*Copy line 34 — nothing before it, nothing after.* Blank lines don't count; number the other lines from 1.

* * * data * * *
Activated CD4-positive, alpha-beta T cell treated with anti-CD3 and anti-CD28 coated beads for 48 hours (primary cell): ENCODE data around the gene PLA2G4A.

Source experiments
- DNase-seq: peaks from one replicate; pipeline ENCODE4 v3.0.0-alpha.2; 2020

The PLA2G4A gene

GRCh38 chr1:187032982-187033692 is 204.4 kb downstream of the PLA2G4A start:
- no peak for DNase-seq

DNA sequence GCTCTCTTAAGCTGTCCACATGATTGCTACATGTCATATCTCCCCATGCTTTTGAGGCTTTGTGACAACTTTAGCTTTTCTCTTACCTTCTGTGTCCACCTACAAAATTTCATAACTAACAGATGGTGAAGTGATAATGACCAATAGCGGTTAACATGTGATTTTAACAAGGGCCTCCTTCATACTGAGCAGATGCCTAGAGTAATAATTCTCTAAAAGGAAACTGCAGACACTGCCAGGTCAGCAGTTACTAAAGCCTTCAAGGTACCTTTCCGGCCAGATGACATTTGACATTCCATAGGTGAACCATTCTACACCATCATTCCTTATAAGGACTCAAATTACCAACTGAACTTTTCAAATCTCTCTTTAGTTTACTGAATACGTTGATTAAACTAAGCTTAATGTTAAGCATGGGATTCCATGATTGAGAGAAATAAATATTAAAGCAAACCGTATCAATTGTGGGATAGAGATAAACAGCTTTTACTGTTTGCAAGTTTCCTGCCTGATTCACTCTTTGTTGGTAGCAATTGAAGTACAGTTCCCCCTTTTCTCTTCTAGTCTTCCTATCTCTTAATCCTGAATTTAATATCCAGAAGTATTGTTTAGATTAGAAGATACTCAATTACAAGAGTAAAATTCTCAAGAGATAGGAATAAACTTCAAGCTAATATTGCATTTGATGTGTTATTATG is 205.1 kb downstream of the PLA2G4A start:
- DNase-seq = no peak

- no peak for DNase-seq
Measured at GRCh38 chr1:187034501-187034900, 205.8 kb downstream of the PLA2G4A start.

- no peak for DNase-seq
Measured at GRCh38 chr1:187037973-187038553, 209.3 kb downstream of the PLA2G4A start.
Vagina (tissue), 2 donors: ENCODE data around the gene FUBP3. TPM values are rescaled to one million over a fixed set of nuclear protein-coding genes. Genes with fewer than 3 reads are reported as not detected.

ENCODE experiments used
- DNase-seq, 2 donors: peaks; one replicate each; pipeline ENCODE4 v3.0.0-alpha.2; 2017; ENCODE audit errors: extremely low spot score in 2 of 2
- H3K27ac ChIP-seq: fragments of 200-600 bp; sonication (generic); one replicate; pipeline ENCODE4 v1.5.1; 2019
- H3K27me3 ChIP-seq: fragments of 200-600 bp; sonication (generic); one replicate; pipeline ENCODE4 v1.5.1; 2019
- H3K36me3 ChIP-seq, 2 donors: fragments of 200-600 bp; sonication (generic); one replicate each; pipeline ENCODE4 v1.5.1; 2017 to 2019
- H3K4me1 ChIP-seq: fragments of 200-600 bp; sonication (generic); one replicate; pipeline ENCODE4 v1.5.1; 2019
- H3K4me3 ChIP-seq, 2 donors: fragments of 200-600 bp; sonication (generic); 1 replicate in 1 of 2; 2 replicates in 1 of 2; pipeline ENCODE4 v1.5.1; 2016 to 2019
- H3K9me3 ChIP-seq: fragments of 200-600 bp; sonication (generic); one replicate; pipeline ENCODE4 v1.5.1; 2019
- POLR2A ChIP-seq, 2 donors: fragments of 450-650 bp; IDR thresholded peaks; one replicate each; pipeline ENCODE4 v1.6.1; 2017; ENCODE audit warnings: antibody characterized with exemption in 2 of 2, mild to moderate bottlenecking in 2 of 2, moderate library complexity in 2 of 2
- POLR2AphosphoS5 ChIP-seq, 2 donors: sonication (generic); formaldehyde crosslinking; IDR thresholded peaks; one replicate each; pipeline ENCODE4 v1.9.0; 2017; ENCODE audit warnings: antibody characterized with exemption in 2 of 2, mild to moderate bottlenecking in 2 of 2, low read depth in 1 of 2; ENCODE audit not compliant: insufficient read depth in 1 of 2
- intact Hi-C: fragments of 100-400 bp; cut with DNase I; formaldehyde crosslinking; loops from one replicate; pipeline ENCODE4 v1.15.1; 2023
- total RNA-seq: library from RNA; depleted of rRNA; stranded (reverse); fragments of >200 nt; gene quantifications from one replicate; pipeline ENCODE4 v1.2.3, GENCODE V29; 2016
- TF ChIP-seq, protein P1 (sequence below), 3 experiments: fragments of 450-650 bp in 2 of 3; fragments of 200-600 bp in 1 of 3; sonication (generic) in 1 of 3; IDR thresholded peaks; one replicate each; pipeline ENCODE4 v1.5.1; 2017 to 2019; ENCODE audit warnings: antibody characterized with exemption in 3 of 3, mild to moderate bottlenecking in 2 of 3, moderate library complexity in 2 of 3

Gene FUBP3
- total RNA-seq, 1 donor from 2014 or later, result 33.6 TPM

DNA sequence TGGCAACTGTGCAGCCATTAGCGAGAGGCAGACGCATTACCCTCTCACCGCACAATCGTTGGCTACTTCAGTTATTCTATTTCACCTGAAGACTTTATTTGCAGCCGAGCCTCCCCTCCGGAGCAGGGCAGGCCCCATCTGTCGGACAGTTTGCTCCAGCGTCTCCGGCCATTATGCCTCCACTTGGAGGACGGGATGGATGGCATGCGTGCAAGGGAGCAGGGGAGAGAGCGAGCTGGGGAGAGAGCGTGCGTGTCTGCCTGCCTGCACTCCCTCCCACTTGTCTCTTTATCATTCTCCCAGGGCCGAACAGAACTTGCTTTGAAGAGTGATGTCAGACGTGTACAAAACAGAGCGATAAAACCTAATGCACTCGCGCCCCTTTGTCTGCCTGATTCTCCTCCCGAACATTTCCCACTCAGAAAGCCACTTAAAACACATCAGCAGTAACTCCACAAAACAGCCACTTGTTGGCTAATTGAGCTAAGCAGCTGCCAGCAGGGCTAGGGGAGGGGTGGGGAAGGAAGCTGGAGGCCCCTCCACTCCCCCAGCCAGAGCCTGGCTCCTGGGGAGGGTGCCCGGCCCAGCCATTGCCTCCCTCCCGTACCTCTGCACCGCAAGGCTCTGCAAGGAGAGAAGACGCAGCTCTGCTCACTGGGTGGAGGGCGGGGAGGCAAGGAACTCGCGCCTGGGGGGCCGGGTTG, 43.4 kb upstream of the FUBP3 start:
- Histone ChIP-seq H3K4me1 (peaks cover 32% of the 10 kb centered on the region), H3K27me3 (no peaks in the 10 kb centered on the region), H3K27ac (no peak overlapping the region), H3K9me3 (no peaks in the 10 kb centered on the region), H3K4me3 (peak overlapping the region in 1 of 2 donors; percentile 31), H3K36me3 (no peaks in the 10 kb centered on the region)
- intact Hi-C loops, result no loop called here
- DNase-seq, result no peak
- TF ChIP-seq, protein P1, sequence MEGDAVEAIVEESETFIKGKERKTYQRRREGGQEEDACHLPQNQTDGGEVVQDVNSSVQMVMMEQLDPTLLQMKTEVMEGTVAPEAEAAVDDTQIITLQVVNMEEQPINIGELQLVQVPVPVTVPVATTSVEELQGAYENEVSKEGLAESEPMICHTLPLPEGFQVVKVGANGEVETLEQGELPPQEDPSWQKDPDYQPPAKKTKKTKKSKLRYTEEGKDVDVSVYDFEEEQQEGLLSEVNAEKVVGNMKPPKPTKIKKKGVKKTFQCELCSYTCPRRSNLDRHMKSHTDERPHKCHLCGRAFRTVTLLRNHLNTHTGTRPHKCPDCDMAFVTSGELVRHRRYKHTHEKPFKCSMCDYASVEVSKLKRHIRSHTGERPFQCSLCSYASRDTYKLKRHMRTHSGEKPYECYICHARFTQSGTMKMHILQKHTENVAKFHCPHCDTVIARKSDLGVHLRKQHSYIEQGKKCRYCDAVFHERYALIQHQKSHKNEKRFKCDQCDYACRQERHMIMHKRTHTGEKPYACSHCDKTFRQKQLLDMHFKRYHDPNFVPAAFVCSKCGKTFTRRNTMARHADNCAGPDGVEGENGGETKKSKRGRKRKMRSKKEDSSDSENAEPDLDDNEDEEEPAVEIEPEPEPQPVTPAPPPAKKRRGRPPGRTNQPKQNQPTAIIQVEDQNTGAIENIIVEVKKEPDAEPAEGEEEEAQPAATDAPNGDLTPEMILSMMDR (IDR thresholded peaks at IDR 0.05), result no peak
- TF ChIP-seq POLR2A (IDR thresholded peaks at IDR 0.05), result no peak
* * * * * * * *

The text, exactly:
- TF ChIP-seq POLR2A (IDR thresholded peaks at IDR 0.05), result no peak